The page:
The Truth about Trading in a Family-Owned Business

By Lois LangLois Lang

“If you give me some new kitchen cabinets, I’ll redo your website and give you free hosting and SEO for a year.” Trading the products or services of the family business for something in return is more common than most people like to admit. Sure, we all enjoy getting something for “free,” but when it comes to trades, that freebie often has a steep cost.

In fact, even though you may think doing the trade is good for the family business because it builds friendships and can lead to referrals, often the trade is unequal, decreases employee morale, and creates a “who is getting more” pile of resentments within the family. So while trading may be common, it’s a practice you need to avoid or curb immediately. Following are some key points to consider the next time you contemplate trading your family business’s products or services.

Swapping quickly escalates. A little trade with a neighbor usually starts out innocent. Perhaps you swap a few haircuts for piano lessons for your child. Since that turned out well, you may keep trading with the person, but then you branch out and do other trades with more businesses. Before you know it, you start to think it’s okay to use the business any way you want to, which could ultimately lead to issues of embezzlement. So even though trading is not seen as taking the company’s assets, it’s a slippery slope that is truly a misuse of the family business.

Trading decreases employee morale and productivity. Would you like to put in a full day’s work and not get paid for it? Often, that’s how employees feel (both family and non-family) when they have to do trade work. Think about it from their perspective. Whoever would have normally sold the product or service no longer gets commission for the sale, yet he or she still has to process the paperwork and possibly even do the hands-on work. On top of that, the employees see the owner (or the person who did the trade) reap all the personal benefits of the trade, while the business as a whole gets nothing. And despite this extra work now on their plate, the employees still have to meet their usual goals and quotas. But what’s the motivation to do so when the owners or managers let product walk out the front door?

Employees often do what you do, not what you say. When employees see the owner or other family members doing trades, they often take up the practice themselves. After all, why should the owner be the only one with a club membership, white teeth, or new carpeting in their home? Once trading escalates, your inventory gets depleted and your profits shrink. Ultimately, all employees start to think of the business as their personal pocketbook instead of as a stand-alone entity that has a responsibility to all employees and shareholders.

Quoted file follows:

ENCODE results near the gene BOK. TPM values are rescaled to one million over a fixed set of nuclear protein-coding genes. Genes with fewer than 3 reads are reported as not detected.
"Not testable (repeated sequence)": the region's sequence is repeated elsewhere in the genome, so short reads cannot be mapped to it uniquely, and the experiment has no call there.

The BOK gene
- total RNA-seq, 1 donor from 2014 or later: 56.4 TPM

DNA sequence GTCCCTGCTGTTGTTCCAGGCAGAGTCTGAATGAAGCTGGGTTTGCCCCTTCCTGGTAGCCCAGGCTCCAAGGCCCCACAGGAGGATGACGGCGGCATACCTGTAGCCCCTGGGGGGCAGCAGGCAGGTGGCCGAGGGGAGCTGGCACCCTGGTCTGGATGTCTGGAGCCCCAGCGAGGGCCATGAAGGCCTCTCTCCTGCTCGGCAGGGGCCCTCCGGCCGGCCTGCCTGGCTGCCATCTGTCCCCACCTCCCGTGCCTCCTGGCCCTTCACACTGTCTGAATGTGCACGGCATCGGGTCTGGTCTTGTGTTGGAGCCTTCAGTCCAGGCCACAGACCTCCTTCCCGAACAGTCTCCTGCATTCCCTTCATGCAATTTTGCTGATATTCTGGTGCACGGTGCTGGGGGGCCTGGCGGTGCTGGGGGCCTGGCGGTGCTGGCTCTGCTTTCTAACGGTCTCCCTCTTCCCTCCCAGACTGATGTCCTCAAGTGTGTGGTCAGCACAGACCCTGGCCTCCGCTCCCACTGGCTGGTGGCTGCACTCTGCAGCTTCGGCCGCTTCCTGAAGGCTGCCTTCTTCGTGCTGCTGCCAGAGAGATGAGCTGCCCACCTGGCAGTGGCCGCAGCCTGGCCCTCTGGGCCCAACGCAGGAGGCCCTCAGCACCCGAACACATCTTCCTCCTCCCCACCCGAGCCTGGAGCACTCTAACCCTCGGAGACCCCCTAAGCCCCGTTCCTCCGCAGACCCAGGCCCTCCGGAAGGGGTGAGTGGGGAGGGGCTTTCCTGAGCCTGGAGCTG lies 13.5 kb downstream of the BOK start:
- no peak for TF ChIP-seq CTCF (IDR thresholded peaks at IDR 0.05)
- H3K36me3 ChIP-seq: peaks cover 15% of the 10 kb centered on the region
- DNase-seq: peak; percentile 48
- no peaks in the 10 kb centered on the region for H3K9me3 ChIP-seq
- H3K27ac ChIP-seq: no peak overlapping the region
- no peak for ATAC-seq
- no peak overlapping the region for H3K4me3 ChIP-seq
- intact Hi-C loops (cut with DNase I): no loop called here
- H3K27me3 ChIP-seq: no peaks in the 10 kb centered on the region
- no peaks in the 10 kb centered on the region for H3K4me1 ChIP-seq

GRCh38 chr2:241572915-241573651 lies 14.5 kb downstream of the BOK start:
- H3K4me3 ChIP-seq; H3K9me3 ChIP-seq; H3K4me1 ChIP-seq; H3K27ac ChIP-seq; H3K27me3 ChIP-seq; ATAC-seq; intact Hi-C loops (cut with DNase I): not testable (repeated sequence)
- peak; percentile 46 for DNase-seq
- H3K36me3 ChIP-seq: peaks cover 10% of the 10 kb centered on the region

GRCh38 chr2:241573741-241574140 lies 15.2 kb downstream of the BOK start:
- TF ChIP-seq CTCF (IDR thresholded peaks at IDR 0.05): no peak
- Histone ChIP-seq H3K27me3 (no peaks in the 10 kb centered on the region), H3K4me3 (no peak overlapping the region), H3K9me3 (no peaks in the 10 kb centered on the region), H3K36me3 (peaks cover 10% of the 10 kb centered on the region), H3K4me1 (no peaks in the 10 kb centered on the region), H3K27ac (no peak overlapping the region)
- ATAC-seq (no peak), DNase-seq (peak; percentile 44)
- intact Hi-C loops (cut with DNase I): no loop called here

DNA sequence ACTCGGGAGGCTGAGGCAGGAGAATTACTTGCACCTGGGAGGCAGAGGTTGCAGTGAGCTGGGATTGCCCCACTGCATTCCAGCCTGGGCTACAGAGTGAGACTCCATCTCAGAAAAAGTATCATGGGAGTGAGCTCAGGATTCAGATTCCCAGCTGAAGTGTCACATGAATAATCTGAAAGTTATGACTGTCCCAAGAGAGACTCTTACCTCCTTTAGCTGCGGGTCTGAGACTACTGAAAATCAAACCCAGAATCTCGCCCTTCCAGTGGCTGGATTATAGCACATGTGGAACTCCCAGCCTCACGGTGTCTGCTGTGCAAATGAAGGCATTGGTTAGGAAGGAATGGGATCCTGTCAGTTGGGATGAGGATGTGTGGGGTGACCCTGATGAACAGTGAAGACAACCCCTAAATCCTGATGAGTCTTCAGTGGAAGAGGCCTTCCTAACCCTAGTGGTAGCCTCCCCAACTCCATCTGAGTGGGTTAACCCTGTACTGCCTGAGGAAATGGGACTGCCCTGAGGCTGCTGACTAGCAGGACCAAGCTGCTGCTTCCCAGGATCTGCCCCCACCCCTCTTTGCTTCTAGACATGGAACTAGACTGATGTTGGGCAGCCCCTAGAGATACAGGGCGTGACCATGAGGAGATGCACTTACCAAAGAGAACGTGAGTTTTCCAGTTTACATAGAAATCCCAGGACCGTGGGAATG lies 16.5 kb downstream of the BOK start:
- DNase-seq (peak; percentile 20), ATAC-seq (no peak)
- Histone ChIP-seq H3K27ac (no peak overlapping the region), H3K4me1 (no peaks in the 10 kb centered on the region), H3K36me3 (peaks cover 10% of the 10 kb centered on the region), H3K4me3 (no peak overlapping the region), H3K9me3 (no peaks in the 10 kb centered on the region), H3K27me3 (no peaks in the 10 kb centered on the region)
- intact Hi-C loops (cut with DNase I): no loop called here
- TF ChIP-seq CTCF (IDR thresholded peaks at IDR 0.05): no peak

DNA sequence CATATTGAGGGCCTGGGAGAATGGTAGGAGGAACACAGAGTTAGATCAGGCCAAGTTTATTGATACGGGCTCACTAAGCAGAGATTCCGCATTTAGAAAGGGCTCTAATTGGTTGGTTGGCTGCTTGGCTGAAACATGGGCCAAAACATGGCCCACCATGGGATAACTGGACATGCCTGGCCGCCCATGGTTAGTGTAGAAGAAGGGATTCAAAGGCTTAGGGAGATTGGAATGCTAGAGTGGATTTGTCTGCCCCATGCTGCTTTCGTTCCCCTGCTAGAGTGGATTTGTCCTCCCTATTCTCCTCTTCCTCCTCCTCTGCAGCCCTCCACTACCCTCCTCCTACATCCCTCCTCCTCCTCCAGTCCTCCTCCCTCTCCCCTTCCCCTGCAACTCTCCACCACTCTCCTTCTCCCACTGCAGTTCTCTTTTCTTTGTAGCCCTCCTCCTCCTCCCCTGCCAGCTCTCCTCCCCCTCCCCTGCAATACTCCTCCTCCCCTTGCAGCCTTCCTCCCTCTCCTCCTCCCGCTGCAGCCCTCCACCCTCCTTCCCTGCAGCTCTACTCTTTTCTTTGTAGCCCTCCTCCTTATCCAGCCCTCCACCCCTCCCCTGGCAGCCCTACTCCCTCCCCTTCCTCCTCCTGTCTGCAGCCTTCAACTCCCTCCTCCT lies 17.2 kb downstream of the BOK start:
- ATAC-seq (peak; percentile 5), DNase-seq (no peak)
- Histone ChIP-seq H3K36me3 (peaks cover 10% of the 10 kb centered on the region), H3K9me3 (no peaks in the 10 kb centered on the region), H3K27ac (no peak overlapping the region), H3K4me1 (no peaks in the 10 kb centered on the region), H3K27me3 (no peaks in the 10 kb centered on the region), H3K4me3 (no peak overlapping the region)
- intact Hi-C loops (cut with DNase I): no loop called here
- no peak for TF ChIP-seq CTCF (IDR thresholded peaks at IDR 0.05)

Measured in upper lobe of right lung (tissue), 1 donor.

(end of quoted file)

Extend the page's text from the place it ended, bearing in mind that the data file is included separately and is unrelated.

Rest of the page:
You devalue your offerings. When you trade, the value of the item or service (for both parties) diminishes. Because no money is being exchanged, neither party truly understands the real value of the product or service received. Even worse, when word spreads that you’re willing to work for trades (and it will), the value of what you do shrinks even more. Before you know it, a good number of your sales leads are from people interested in trading. And no company can pay its bills when trades dominate the workload.

You can’t get equal service. More often than not, trades leave someone with the short end of the stick. Because you’re getting the product or service for “free,” it’s difficult to complain when something isn’t quite right. Didn’t like your haircut? Want the yard service to do a better job weeding the garden? Didn’t like the last batch of organic produce? If you had paid full price for the product or service, you’d have no problem complaining. Yet when it’s a trade deal, you often feel that you can’t make demands. When that occurs, feelings of resentment grow, making the trade an unpleasant situation for at least one of the participants.

End the Trades for Good: If someone really wants your product or service, and you really want theirs, then engage in each others offerings the right way—by going through the sales channels and paying for the deliverables. While trading is perceived as cheaper and easier, when you consider all the damage it does to your employees, your product or service’s value, and ultimately your business, you’ll see that trading is actually a very costly option. To keep your family business going strong, swap out the trading mentality before it’s too late.

Lois Lang is a speaker and consultant with Evolve Partner Group, LLC where she helps organizations become high performance workplaces. Lois works with clients on management succession readiness, organizational/team strengthening, executive coaching, executive compensation design, wage studies and mediated conflict resolution. For more information on Lois’ speaking and consulting, please visit www.evolvepartnergroup.com or contact Lois at lois.lang@evolvepartnergroup.com or (209) 952-1143.

This entry was posted in Lois Lang and tagged by editor. Bookmark the permalink.

About editor

Wordsmith Peter DeHaan shares his passion for life and faith through words. Peter DeHaan’s website (www.peterdehaan.com) contains information and links to his blogs, newsletter, and social media pages. Peter DeHaan is the president of Peter DeHaan Publishing, Inc., (www.peterdehaanpublishing.com) the publisher and editor of Connections Magazine and AnswerStat, and editor of Article Weekly.